Shark fisheries in Indonesia are an important economic resource in several areas. Hence, stronger regulations are needed to prevent declines in shark population.
Queensland can no longer cull sharks in protected areas of the Great Barrier Reef, but it's time to move away from culls, nets and drumlines altogether. There are better ways to keep our beaches safe.
The Meg has all the typical monster movie cliches including some terrifically bad dialogue. But what about the science?
How many shark encounters have there been at your local beach? Explore our interactive map to see 20 years of incidents between humans and sharks in coastal waters around Australia.
Sharks can't sneeze like we do, but they can do other cool tricks -- like making their stomach stick out of their mouth to get rid of unwanted stuff.
LIfeguards could potentially have a new ally in the fight to reduce shark incidents: drones that can spot when a shark swims nearby, and automatically alert authorities.
The first teeth may have evolved from combination of scales and tastebuds.
A recent shark licence buy-up in Australia is a great opportunity for fishers and conservation organisations to work together to maintain healthy ecosystems and fisheries.
What are the oldest living animals on the planet?
Understanding the genetic origins of sharks' teeth could one day lead to new treatments for humans.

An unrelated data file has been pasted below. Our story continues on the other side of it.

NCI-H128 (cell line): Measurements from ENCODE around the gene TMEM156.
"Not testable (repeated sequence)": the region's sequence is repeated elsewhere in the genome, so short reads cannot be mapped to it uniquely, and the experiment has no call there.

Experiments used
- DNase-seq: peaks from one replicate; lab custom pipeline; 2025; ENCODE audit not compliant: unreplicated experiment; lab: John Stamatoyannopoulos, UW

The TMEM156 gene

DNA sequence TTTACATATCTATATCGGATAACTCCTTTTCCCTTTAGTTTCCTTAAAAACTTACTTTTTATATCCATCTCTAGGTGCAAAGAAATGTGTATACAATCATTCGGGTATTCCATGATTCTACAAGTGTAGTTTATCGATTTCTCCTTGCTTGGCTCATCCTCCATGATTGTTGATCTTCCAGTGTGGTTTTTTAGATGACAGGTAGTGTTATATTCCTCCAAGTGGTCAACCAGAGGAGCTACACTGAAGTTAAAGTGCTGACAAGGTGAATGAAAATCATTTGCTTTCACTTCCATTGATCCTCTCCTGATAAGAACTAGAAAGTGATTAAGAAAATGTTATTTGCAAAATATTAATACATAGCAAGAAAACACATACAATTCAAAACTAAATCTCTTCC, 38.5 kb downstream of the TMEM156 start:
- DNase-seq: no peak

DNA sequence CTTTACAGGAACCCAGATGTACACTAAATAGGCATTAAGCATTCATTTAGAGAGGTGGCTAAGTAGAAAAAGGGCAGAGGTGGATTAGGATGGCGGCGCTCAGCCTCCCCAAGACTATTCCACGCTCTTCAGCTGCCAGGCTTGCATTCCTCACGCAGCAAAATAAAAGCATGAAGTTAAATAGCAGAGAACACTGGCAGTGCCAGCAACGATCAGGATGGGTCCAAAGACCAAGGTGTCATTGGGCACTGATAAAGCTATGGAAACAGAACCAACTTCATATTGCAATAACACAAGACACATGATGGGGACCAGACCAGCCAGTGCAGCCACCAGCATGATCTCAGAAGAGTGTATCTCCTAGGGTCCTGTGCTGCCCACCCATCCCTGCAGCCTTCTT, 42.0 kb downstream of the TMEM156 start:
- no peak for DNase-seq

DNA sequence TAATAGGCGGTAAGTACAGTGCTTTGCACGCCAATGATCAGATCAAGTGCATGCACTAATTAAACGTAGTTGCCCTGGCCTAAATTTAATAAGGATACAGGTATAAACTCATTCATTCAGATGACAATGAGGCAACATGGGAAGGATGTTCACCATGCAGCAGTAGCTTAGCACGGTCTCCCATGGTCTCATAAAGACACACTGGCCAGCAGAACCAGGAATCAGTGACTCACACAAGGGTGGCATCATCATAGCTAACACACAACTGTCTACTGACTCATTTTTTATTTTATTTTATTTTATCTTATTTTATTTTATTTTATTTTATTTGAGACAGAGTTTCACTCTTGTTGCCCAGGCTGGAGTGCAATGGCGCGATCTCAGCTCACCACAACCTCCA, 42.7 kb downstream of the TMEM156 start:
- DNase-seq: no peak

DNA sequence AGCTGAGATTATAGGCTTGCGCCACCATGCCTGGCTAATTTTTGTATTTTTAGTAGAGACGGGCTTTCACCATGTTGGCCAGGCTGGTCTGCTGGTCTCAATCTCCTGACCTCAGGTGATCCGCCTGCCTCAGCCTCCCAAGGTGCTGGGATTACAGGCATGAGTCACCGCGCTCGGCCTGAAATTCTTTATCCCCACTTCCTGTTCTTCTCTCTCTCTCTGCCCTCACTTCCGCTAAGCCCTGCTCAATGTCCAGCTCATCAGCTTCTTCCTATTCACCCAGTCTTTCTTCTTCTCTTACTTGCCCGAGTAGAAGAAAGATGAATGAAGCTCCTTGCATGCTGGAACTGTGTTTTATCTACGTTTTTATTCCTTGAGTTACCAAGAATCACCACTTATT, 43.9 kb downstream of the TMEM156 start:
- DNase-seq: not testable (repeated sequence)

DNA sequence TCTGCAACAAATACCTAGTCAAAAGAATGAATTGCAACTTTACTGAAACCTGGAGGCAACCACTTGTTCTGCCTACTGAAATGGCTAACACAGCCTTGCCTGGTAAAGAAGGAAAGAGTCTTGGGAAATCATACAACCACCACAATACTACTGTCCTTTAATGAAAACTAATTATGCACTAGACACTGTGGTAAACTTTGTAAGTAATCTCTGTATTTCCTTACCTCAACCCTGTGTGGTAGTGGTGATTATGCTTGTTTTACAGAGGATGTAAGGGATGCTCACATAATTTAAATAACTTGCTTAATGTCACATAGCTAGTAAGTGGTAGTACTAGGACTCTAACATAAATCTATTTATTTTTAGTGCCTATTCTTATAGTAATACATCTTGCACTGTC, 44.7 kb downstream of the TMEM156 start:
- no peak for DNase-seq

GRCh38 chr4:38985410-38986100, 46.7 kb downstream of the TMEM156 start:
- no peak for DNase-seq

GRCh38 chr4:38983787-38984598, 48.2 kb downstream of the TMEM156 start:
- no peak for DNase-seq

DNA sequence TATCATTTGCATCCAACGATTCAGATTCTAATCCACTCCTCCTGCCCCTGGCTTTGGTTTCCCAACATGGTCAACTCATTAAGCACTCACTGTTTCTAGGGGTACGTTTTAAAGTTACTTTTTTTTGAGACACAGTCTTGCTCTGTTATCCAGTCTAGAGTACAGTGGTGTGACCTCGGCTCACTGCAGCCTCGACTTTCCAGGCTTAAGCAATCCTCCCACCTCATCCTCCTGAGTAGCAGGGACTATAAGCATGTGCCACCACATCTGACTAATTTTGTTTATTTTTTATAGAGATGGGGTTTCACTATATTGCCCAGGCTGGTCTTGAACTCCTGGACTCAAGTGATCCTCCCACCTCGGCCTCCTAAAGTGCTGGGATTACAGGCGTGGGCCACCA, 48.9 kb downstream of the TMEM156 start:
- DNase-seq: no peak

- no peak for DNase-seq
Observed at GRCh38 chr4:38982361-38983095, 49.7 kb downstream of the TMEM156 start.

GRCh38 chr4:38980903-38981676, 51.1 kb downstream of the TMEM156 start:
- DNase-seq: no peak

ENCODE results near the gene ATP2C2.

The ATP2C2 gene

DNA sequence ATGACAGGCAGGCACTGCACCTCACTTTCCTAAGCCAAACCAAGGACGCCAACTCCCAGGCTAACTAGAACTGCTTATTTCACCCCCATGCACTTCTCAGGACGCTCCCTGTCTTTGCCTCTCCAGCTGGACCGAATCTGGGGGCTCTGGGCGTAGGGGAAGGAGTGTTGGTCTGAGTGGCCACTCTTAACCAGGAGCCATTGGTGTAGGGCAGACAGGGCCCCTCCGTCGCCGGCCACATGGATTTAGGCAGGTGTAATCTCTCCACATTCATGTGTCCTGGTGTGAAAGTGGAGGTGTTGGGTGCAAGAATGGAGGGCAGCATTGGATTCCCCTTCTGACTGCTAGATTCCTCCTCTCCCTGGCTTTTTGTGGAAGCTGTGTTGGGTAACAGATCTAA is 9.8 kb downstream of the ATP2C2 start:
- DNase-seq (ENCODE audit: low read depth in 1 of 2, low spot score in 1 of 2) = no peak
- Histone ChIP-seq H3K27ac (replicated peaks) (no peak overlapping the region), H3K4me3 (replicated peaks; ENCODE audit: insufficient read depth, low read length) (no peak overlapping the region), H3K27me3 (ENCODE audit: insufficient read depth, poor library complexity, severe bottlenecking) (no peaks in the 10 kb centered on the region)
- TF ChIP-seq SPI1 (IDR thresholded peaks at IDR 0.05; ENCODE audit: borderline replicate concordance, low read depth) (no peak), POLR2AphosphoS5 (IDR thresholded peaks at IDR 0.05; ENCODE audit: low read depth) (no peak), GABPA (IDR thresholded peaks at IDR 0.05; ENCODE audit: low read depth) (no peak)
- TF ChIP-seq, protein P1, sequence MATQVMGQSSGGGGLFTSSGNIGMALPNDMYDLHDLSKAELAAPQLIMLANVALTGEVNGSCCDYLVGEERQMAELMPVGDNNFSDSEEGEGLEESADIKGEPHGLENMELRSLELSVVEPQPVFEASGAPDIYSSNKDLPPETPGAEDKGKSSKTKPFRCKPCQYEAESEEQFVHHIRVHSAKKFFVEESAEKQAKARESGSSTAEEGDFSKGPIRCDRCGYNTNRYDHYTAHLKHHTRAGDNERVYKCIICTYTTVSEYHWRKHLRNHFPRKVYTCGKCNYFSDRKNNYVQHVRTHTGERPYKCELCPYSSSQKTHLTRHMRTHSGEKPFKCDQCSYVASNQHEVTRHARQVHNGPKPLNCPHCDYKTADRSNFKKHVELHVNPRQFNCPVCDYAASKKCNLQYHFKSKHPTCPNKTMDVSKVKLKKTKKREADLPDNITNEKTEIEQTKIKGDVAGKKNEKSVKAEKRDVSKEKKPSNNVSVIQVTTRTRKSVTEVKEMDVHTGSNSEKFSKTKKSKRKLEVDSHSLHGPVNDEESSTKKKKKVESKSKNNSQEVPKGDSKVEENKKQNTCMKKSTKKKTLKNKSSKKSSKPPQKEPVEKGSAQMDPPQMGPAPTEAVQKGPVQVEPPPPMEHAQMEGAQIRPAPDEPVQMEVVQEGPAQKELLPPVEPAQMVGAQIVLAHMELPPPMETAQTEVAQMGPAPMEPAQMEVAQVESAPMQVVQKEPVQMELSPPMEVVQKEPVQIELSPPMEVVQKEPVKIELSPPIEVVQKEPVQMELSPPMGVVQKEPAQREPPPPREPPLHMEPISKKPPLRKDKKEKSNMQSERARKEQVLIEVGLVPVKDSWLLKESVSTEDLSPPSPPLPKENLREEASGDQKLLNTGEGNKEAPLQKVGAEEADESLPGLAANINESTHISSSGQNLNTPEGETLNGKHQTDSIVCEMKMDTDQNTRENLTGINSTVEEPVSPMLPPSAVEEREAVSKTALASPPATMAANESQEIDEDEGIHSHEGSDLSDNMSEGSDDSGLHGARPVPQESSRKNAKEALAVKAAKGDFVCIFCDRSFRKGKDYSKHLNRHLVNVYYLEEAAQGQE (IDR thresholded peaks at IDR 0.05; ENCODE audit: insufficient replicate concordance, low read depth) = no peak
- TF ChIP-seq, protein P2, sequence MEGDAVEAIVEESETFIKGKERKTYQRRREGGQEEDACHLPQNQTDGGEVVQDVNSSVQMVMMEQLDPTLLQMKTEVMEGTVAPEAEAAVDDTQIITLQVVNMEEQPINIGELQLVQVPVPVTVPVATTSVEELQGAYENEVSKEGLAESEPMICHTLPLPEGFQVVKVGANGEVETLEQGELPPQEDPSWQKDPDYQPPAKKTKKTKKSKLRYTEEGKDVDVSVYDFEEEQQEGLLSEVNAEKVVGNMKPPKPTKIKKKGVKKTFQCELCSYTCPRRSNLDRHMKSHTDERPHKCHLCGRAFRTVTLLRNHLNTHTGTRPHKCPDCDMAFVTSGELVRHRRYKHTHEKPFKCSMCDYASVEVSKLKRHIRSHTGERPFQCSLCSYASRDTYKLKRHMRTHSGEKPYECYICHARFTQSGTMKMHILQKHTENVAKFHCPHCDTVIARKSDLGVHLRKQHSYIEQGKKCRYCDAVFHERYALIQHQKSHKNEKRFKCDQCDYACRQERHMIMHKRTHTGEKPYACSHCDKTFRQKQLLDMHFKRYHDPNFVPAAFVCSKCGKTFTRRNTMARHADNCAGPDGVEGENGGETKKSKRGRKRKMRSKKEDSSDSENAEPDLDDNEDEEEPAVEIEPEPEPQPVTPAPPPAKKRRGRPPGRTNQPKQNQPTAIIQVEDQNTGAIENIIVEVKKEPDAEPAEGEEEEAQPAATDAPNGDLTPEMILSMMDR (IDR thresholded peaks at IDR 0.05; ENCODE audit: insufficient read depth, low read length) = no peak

South Africa’s white shark population faced a rapid decline in the last generation. More concerning is that their numbers might already be too low to ensure their survival.
Giant sharks did once exist in our oceans – many millions of years ago. But rumours persist that some may still be alive today.
How new technologies and changing attitudes are enabling people and great whites to live together.
Despite low shark attack numbers, many people are afraid of being bitten. There are, however, ways to steer clear of these creatures.
Sharks and other ocean predators help protect the ocean's carbon stores by keeping other wildlife in check.
More research may not necessarily prove to be the answer to shark attacks. Instead, we should look at programs that are already working, such as aerial patrols.
The recent shark attack was enough to convince Australian surfer Mick Fanning that the colour of his surfboard may have been a factor. But what do sharks actually see in the water?
What lies behind shark safety methods.
Flake is great with steaming hot chips. But what fish species is it, and is it sustainable? In Australia, it's mainly gummy shark, which is a sustainable choice. But beware poorly labelled imitations.
The stats for 2014 have been compiled and shark attacks and fatalities are down worldwide. The numbers are truly tiny. Why do we fixate on this vanishingly rare possibility?